Tomorrow, we see the much anticipated return of Whose Line Is It Anyway?, “the show where everything’s made up and the points don’t matter.” The improv show, which originally started as a 6 episode radio series in the U.K back in 1988, ran for a total of 18 seasons spanning from 1988-2007 (ten in the U.K and 8 in the U.S). Each episode consisted of multiple improv games performed by a rotating cast of improv masters (with staples like Colin Mochrie, Ryan Stiles, and Wayne Brady) and guest stars. For a taste, check out this video.
The reboot, which will be airing July 16 at 8pm on the CW, will once again be showcasing the genius of Mochrie, Stiles, and Brady. Comedian, author, talk show/podcast host Aisha Tyler will take over Drew Carey’s job as host. So, to get you ready for tomorrow night’s improvapalooza, here’s 11 great clips of Whose Line through the ages.
Carey picks two little old ladies to do sound effects for Ryan and Colin’s scene “Defending the Queen.” From season 4.
Recurring guest, Greg Proops joins the three usuals for a quick game of Party Quirks.
Let’s take a brief journey across the pond. Narrating their own film noir sketch, Colin and Ryan act as a woman and hardware store owner respectively. The sexual tension is palpable.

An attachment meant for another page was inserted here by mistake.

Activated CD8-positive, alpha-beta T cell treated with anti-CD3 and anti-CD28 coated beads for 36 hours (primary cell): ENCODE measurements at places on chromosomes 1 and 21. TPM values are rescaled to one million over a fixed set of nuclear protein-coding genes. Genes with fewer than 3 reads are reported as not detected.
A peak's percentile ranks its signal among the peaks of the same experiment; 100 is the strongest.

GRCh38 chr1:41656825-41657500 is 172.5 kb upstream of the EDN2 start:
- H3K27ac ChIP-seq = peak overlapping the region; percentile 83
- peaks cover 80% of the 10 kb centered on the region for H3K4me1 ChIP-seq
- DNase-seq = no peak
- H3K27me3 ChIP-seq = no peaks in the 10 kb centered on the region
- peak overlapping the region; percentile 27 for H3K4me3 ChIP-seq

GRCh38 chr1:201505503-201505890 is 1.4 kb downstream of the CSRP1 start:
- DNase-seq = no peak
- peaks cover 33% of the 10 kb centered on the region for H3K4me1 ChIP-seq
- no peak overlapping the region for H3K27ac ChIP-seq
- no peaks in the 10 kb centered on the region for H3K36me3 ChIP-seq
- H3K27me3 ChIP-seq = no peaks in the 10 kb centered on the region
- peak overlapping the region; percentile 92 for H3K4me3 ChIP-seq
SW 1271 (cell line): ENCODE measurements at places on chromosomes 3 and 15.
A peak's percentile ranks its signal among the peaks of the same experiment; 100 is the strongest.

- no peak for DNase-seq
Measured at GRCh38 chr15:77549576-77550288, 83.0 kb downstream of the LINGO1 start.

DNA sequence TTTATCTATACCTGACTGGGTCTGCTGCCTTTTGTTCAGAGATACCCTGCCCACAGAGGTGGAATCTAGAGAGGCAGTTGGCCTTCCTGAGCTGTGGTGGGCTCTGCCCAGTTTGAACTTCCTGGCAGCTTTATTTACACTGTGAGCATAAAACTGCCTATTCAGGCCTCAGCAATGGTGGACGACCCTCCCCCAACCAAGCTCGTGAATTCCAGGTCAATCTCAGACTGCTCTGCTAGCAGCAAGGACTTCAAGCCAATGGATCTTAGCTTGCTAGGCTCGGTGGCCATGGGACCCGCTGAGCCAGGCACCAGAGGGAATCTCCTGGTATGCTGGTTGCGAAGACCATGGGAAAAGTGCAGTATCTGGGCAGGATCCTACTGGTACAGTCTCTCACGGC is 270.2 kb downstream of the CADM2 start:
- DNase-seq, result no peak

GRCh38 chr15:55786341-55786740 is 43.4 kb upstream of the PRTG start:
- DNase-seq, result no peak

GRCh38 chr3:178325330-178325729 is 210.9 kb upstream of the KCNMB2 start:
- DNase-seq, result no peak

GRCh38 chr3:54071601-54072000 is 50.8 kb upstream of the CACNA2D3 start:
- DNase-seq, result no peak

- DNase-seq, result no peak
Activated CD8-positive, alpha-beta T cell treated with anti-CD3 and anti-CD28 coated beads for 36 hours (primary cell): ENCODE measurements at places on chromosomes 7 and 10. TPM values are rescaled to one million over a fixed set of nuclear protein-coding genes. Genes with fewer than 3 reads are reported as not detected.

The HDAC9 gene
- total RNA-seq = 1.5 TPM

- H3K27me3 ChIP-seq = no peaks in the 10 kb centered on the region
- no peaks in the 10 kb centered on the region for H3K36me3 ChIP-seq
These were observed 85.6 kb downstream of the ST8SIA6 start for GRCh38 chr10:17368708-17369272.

Before we leave ye olde Britain, watch Ryan and U.K regular, Josie Lawrence play with accents in film and theater styles.
From season 2 of the U.S series, Colin has a difficult time getting to his prom date’s house thanks to Ryan’s sound effects.
Chip Esten may have abandoned his comedy roots recently to play a brooding country star on ABC’s Nashville, but let’s not forget his 44 episode stint on Whose Line (U.K and U.S combined). The following is an impressive display of his Mick Jagger impression in a game of “Superheroes.”
No Whose Line roundup is complete without one of Wayne Brady’s epic musical improvisations. In this game of “Greatest Hits,” he and Esten sing about women.
In one of Whose Line‘s best episodes, Robin Williams joins the dude crew for a game of “Party Quirks.” But with Williams there, adding “Quirks” just seems redundant.
Playing one of the show’s most popular games, Proops, Colin, Ryan, and Wayne perform “Scenes from a Hat.”
In one of the nine episodes featuring Jeff Davis, the men play a round of “Questions.”
Rather than something easy like John or Jack, Brad Sherwood is stuck with a rather challenging name for “Song Styles.”
Surprise! Here’s a final clip. Don’t worry, it’s on the house. What’s funnier than Richard Simmons playing “Living Scenery” with Colin, Ryan, and Wayne? Trick Question. The answer is nothing.